According to Noakes, fast running requires a balance of your physical abilities, your motivation and tolerance to pain and fatigue, and self-preservation. However, you can train in manner to in a way recalibrate your central governor.
Tempo runs require consistent pacing; thus, tempo runs improve your intuitive sense of pacing. By improving your sense of pacing, you can overcome your central governor. According to the Runner’s Connect article on the central governor, the brain uses pacing to self-regulate the central governor.
Tempo runs are thus invaluable to half marathon runners, as this workout will instill race pace and prevent you from going out too fast.
Tempo Runs: How to Pace
After reflecting on my first half marathon compared to my recent races and reading Tina Muir’s posts on racing by effort, I resolved to dedicate at least the majority of my training to running by effort. Goal pace runs may be run by pace, but only after weeks of determining what my goal pace would be based off of training runs and time trials.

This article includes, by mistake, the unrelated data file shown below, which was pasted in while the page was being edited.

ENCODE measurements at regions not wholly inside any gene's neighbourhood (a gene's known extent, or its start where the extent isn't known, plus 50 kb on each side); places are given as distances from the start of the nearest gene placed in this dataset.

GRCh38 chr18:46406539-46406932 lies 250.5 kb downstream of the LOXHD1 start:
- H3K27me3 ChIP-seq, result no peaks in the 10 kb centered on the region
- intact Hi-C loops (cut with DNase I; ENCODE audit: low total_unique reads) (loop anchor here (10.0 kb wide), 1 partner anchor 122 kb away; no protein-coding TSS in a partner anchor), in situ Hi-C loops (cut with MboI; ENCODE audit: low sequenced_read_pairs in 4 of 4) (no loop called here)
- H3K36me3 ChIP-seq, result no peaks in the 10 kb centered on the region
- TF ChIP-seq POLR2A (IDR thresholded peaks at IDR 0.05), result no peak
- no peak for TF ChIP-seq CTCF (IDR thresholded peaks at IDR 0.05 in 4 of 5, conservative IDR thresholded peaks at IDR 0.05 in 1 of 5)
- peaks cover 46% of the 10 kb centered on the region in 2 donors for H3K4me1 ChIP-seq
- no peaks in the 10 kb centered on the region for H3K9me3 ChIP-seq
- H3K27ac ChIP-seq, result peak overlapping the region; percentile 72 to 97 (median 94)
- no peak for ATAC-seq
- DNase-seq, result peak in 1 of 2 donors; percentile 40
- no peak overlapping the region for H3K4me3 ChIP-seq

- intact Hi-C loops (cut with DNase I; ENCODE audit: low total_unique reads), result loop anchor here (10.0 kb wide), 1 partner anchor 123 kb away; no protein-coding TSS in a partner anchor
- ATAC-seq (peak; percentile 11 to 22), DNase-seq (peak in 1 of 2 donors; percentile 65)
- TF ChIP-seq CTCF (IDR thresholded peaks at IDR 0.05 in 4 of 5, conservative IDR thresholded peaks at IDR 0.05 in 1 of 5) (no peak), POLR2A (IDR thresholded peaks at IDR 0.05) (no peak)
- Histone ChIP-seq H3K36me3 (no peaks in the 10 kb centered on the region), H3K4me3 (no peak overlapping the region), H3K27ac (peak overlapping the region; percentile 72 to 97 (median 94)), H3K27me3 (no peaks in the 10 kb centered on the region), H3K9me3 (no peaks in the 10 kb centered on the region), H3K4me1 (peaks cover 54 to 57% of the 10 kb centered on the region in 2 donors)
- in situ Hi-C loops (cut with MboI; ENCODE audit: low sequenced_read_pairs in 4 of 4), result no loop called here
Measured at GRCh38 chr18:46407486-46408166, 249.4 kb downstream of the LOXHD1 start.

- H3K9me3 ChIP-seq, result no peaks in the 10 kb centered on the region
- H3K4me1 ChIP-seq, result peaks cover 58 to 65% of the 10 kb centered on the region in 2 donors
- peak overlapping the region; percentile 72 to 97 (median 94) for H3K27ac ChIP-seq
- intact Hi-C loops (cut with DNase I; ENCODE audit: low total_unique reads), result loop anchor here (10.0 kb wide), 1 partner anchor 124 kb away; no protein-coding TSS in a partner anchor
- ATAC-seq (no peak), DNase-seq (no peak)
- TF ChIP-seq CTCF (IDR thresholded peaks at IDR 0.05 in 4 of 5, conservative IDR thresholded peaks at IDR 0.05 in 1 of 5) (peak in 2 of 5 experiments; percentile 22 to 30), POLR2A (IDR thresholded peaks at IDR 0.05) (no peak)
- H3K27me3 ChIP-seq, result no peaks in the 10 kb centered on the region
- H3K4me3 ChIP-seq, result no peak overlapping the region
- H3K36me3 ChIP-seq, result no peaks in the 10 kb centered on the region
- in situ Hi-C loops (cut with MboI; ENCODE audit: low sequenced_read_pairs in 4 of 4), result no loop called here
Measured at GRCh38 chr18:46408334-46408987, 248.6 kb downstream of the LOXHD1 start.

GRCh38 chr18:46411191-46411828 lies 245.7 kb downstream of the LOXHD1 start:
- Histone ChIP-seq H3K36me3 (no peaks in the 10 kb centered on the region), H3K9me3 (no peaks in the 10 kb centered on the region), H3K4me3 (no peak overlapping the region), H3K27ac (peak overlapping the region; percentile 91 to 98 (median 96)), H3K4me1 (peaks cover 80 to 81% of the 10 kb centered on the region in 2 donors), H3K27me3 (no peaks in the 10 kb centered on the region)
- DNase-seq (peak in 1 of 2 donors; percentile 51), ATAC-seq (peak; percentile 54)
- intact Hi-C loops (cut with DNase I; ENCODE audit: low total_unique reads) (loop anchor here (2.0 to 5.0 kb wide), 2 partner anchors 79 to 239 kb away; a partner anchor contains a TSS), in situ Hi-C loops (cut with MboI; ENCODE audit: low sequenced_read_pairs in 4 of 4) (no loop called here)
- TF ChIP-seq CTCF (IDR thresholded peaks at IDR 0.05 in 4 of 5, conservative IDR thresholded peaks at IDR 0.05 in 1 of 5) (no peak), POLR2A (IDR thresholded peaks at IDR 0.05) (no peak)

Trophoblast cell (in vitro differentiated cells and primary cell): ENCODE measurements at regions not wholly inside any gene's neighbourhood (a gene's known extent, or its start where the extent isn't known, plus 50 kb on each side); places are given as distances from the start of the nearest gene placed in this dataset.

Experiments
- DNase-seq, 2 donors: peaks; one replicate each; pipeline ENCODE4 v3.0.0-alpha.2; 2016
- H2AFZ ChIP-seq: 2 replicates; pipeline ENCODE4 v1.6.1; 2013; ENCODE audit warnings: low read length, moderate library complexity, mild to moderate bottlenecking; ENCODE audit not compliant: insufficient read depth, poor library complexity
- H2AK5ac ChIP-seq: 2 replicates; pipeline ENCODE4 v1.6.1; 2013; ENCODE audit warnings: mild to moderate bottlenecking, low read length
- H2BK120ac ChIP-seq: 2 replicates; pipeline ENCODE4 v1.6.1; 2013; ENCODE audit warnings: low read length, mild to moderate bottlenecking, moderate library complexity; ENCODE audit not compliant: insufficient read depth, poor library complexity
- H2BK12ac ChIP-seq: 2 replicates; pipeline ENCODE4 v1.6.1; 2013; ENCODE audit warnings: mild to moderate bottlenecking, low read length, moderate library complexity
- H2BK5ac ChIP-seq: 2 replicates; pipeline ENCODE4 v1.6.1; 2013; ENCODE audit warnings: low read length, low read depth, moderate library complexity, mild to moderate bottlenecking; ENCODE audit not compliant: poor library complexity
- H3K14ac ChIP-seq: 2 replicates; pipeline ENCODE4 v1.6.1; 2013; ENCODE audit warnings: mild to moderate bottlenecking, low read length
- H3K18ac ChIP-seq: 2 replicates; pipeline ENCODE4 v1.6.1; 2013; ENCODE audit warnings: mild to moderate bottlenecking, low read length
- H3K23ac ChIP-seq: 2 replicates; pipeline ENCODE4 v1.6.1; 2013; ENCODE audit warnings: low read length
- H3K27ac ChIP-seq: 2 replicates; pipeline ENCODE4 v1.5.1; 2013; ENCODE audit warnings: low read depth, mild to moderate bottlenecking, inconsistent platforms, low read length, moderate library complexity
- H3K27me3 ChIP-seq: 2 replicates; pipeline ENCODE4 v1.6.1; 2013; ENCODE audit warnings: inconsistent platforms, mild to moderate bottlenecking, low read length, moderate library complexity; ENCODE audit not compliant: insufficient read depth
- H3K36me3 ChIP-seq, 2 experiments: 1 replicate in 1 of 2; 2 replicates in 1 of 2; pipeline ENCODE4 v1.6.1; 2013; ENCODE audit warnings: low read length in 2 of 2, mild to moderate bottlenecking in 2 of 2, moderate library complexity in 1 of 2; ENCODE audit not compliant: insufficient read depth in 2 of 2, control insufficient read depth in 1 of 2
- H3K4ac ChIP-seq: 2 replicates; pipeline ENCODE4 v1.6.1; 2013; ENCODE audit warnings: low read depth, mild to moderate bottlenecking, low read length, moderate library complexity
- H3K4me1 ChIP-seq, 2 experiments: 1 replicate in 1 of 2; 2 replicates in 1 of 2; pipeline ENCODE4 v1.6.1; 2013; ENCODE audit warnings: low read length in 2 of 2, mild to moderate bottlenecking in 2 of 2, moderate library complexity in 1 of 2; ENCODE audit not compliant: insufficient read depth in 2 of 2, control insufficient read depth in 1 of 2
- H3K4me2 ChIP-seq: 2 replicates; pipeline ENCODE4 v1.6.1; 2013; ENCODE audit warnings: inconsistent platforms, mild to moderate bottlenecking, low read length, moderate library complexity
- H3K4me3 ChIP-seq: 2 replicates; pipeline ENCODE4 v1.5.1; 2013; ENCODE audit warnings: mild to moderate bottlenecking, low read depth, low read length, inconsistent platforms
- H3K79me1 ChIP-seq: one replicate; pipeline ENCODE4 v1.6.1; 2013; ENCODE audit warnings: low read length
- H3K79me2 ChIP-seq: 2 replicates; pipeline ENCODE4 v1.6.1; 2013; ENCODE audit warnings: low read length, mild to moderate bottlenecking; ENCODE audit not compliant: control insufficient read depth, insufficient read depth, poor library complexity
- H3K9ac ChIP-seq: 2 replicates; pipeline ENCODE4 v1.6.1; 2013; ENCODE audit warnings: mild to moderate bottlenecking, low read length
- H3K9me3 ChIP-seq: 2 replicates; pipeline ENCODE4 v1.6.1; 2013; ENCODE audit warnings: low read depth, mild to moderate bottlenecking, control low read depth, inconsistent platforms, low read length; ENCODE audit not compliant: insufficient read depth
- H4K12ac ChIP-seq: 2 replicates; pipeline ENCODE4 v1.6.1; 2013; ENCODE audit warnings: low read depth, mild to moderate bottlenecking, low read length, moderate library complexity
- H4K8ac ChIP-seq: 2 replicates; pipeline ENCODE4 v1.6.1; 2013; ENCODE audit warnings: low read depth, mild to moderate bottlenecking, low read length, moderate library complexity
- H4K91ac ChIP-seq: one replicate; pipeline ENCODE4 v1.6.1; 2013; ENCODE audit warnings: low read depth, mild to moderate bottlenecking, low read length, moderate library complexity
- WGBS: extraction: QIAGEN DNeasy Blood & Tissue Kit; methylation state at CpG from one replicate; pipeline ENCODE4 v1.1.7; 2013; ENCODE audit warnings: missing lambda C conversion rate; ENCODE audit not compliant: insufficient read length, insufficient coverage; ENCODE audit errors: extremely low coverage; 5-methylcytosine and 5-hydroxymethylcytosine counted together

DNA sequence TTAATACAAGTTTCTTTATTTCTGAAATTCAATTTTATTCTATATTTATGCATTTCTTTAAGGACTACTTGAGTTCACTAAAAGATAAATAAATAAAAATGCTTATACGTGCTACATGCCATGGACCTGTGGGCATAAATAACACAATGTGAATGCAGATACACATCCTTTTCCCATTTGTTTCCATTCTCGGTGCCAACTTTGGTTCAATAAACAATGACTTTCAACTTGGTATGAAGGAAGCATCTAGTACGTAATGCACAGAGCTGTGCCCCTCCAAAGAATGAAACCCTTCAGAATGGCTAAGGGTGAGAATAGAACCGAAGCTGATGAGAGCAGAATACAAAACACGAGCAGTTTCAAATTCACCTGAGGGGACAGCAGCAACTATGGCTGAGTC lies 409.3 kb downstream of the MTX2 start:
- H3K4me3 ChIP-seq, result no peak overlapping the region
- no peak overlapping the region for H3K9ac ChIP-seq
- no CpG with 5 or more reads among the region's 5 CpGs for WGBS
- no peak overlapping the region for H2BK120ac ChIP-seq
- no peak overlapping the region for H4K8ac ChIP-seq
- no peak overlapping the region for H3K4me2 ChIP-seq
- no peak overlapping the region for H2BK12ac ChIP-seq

The advice I offer as an RRCA certified coach is to run your tempo runs by perceived effort. This helps you run according to your current fitness, rather than an old PR or a lofty time goal. Running by perceived effort also allows for variations in terrain, how you feel that day, and weather and keeps you from stressing over your pace.
Some elite runners may use blood tests or VO2max tests to determine their precise lactate threshold; however, as more studies indicate that your lactate threshold is a range rather than a specific pace, recreational and competitive age-group runners (i.e., most of us) will benefit more from an effort-based approach to pacing.
Tempo runs should be run at a comfortably hard effort, which is slightly harder than half marathon effort. The classic tempo run will help you determine this effort: if you can sustain the pace for 20 minutes and finished feeling that you worked hard but could still keep going, then you running are at the appropriate effort.